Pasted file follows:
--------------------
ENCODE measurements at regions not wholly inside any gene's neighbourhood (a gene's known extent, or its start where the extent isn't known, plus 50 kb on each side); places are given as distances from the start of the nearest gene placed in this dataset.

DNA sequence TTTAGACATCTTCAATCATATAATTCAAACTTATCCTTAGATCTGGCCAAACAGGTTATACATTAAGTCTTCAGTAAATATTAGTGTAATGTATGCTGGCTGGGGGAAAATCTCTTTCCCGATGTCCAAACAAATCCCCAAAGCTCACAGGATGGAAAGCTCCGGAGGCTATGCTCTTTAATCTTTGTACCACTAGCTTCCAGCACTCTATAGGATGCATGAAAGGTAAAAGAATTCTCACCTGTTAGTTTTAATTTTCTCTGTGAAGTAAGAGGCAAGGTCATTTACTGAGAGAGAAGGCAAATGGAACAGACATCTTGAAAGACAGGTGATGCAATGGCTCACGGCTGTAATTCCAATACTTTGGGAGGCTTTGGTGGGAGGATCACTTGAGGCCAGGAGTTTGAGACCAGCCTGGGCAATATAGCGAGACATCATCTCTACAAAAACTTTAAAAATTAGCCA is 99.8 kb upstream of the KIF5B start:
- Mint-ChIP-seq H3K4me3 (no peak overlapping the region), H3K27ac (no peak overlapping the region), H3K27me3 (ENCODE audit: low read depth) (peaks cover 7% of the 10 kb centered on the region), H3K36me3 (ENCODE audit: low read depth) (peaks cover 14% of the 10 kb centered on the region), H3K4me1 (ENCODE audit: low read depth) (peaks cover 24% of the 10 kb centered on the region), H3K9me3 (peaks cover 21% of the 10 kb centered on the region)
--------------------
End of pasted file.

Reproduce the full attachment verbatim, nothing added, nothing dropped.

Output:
ENCODE measurements at regions not wholly inside any gene's neighbourhood (a gene's known extent, or its start where the extent isn't known, plus 50 kb on each side); places are given as distances from the start of the nearest gene placed in this dataset.

DNA sequence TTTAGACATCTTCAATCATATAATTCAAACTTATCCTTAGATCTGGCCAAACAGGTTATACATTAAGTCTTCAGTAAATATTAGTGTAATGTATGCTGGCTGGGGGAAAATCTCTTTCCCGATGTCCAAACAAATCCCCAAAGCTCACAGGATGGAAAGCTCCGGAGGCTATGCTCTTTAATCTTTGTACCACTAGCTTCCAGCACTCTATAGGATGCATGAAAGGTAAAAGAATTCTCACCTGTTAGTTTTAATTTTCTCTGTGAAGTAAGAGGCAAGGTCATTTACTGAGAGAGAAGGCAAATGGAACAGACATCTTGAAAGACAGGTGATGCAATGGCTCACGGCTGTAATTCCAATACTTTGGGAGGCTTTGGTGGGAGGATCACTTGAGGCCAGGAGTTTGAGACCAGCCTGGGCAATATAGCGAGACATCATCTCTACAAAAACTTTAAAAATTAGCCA is 99.8 kb upstream of the KIF5B start:
- Mint-ChIP-seq H3K4me3 (no peak overlapping the region), H3K27ac (no peak overlapping the region), H3K27me3 (ENCODE audit: low read depth) (peaks cover 7% of the 10 kb centered on the region), H3K36me3 (ENCODE audit: low read depth) (peaks cover 14% of the 10 kb centered on the region), H3K4me1 (ENCODE audit: low read depth) (peaks cover 24% of the 10 kb centered on the region), H3K9me3 (peaks cover 21% of the 10 kb centered on the region)